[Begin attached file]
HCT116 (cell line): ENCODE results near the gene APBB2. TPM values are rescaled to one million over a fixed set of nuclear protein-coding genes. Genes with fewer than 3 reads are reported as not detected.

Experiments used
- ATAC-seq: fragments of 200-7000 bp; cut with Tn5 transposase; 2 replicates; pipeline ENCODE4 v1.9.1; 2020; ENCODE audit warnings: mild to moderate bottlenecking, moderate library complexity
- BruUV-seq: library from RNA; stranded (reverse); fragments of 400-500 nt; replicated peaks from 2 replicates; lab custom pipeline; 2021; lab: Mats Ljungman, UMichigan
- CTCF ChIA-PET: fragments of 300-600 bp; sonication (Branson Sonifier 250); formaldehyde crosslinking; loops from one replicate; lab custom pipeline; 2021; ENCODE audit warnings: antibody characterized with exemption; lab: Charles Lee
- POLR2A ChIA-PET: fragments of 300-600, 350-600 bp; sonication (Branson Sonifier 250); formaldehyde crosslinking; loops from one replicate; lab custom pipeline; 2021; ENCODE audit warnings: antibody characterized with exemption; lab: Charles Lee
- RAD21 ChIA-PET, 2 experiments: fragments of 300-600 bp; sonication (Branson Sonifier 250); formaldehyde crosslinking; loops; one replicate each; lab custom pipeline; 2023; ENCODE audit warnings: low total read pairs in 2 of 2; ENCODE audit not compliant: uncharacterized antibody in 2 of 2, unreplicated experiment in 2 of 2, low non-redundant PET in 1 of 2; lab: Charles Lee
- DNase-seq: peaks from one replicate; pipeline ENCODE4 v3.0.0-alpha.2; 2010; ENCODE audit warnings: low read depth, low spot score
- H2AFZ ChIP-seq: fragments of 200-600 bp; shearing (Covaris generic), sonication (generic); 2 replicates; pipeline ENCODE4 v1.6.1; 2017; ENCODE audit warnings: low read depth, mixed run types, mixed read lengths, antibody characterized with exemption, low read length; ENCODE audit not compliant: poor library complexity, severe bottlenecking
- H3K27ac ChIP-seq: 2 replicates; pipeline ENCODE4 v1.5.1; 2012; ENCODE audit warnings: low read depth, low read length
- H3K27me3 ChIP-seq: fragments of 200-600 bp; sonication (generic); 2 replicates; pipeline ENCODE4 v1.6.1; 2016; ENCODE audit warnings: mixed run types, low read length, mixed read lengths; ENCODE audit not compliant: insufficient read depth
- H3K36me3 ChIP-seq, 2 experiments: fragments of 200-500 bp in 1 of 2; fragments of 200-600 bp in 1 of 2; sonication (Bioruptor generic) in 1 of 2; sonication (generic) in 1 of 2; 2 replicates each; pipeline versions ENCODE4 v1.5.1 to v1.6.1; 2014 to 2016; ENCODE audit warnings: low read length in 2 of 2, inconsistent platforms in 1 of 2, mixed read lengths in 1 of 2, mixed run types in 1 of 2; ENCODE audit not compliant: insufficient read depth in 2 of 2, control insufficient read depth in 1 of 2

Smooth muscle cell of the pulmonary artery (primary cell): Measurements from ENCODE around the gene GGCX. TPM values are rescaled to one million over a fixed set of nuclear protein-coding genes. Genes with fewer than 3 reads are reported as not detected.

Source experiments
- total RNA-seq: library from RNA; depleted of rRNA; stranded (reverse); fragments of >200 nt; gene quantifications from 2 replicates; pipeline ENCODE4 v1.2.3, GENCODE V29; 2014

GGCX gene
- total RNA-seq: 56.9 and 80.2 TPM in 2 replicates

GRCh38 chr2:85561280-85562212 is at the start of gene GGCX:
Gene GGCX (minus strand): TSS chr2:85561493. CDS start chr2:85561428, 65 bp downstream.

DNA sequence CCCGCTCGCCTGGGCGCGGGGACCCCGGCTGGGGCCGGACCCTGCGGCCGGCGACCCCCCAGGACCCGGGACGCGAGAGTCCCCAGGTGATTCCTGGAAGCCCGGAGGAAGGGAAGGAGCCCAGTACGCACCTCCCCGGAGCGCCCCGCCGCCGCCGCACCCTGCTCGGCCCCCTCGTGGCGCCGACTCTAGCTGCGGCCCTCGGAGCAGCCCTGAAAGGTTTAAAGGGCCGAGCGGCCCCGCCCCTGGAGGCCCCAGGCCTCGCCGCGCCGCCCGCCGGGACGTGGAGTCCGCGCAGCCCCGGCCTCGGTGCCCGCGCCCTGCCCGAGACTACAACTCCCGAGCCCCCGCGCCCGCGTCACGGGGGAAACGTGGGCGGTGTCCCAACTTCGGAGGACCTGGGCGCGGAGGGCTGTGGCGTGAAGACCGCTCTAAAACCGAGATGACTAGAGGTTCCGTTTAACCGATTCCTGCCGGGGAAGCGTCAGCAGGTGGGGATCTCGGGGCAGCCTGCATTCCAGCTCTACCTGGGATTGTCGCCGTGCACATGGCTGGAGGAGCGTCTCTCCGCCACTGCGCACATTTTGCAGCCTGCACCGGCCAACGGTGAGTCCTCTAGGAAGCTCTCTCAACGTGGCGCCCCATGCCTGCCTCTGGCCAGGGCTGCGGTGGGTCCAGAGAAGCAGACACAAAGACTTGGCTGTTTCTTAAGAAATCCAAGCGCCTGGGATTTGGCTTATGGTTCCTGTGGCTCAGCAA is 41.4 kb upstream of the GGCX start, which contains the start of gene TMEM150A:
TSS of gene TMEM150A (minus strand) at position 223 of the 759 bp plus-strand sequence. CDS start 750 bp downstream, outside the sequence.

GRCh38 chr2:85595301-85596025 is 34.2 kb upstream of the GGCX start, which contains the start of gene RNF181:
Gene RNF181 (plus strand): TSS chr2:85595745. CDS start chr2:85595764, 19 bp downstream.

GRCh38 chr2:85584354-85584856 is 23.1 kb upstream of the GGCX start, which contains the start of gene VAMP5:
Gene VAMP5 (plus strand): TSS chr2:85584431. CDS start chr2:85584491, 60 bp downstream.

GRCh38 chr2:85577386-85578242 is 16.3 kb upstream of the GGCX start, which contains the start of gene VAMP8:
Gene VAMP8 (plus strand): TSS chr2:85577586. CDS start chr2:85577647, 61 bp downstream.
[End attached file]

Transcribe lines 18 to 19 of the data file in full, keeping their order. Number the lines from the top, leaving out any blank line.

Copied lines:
GRCh38 chr2:85561280-85562212 is at the start of gene GGCX:
Gene GGCX (minus strand): TSS chr2:85561493. CDS start chr2:85561428, 65 bp downstream.